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Tuesday, April 23, 2019
Campus Center Ballroom
University of Massachusetts Boston
Boston, MA


Cellular Dance - a multimedia ballet illuminating the motion of living cells through science, music and movement

CHOREOGRAPHY by Meg Anderson

DANCE by Meg Anderson, Haley Day, and Jacob Regan Video by Jeremy Stewart

MUSIC composed by David Ibbett

PIANO performed by Sophia Subbayya Vastek

POETRY by Sabrina Sadique

LECTURES by Dr. Alexey Veraksa of UMass Boston, whose research into the molecular signaling processes of gastrulation is crucial for understanding diseases such as spina bifida, but also for shedding light on the fascinating world of cells and their ‘concerted’ movement – how millions of separate entities can move and live as one.

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PERFORMERS: Olivia J. P. Harris, cellist and Jeremy Stewart, livecoder


Friday, December 7, 2018
First Parish Church
1466 Massachusetts Ave
Cambridge, MA


memoryofamomentcertain – Mira Calix

memoryofamomentlost – Mira Calix

Shapeshifter (The Angry Bluesman) – Trevor Weston

Livecoded set by Jeremy Stewart

LECTURES: Chris Rycroft, Associate Professor of Mathematics at Harvard University, with Jordan Hoffmann, Seth Donoughe, and Nicholas Derr.

Is our universe a ticking clock, its movements waiting to be predicted? Or, can the wings of a butterfly give rise to an unknowable future? Chris Rycroft and his lab use mathematical modeling techniques to simulate a diverse array of real world phenomena, from the motion of solids and liquids in space, to the growth and behavior of living creatures.


Friday, October 12, 2018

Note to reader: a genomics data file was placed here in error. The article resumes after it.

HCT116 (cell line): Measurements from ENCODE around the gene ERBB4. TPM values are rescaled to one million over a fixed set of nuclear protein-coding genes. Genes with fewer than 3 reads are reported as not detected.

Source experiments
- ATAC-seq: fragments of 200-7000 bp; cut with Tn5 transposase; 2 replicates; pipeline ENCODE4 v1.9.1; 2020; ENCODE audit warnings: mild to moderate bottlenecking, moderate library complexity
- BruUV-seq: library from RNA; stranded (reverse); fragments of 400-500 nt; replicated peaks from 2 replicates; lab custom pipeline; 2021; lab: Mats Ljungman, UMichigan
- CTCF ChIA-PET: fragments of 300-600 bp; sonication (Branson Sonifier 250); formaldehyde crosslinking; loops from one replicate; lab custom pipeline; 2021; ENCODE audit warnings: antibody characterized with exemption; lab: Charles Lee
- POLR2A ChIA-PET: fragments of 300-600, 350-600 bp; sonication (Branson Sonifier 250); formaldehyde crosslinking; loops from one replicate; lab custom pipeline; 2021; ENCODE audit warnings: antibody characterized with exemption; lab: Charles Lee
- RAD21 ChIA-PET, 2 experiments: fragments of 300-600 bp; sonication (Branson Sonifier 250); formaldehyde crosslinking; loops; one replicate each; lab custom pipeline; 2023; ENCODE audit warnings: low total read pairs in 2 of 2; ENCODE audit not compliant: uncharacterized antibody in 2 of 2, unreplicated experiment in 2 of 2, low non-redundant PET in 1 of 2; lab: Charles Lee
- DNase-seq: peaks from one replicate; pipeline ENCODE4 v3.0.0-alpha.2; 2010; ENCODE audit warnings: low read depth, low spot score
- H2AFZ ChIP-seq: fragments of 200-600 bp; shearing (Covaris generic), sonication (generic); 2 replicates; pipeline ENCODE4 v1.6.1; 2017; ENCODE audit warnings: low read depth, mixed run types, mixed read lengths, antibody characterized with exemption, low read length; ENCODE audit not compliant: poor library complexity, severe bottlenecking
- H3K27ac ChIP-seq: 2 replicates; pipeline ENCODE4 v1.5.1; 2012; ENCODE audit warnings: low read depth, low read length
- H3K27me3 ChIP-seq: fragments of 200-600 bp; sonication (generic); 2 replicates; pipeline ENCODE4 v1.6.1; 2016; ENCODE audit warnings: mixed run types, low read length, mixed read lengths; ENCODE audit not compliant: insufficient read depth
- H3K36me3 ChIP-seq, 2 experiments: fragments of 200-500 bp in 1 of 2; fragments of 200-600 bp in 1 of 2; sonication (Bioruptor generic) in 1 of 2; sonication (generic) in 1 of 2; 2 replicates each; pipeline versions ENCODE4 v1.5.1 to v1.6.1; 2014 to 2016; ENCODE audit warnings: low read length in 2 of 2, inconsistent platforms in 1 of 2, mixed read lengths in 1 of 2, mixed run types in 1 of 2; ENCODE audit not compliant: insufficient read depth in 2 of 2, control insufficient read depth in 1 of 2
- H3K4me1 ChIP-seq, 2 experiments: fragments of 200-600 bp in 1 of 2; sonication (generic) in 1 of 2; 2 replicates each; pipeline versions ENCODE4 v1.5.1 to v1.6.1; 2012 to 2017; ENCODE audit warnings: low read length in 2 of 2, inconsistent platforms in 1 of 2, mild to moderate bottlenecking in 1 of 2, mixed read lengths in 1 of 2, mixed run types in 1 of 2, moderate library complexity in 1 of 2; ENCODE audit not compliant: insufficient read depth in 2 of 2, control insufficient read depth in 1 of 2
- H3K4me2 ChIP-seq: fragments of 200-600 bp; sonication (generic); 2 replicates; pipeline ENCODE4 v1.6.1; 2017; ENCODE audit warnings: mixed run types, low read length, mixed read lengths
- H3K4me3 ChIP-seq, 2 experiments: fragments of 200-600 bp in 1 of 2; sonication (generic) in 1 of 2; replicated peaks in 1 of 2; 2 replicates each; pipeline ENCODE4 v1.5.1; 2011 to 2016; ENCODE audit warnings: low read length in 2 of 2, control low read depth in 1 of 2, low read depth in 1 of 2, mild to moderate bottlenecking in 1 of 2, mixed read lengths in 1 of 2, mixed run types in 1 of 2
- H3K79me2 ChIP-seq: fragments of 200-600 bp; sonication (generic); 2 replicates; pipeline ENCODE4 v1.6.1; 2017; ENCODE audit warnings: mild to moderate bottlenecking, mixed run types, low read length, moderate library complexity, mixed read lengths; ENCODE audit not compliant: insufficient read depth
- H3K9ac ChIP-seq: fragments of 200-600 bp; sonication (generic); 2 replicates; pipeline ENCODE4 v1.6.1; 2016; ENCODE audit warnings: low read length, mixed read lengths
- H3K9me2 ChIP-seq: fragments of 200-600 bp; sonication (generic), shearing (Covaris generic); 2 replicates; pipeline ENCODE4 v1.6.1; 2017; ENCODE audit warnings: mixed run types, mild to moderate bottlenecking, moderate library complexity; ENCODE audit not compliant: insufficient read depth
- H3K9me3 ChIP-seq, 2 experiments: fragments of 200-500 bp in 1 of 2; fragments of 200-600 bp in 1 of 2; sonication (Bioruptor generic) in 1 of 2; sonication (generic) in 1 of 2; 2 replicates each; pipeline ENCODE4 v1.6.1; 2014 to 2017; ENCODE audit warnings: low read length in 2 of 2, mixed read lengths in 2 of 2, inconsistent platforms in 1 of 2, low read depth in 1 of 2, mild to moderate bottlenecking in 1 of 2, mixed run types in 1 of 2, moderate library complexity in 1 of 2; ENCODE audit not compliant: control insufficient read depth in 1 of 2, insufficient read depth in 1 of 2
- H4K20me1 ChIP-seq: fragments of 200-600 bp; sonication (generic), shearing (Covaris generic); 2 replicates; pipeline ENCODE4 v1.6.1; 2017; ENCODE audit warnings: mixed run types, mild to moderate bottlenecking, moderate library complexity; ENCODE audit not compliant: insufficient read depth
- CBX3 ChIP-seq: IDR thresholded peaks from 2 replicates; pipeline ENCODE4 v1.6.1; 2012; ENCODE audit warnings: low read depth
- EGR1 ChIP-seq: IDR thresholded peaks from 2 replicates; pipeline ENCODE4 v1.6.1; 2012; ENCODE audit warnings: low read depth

Morse Auditorium
Boston University
602 Commonwealth Avenue
Boston, MA


Vox Balaenae (Voice of the Whale) - George Crumb

Black Anemones – Joseph Schwantner

30% Elegy – David Ibbett (world premiere)

Pathways – Norah Lorway (world premiere)

Hydrophone Reef Recordings - sampled from Curaçao’s reef, prepared by Ashlee Lillis of the Woods Hole Institute


Cry of the Coral - Sabrina Sadique read here

LECTURE: “Coral Reefs in a Changing World” Marine Biologist Sarah Davies of Boston University explores the beauty and importance of coral reefs around the world, and how climate change is driving their extinction and evolution.

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PERFORMERS: Duo Marvento (flutist Weronika Balewski and pianist Elizabeth Chladil) with cellist Olivia J. P. Harris, pianist Sophia Subbayya Vastek, composer David Ibbett, and poet Sabrina Sadique

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PERFORMERS: Ledah Finck, violin/viola | Irene Han, cello | Jennifer Hughson, clarinet | Sean McFarland, guitar | Adam Rosenblatt, vibraphone | Nonoka Mizukami, drum set | Sophia Subbayya Vastek, piano | Melissa Wimbish, voice | David Ibbett, electronics


Friday, May 4, 2018
Music on the Square
Baltimore, MD


Mortuos plango, vivos voco (1980) — Jonathan Harvey

My House, from Peter Pan (1950) — Leonard Bernstein
The Snow Thawed and So Did We (2017)* — David Ibbett

Lecture: “Through the Eyes of a Child, part 1”

So Pretty (1968) — Leonard Bernstein, words by Betty Comden and Adolph Green
Children of Conflict: A Boy and a Makeshift Toy (2015) — Mary Kouyoumdjian

Lecture: “Through the Eyes of a Child, part 2”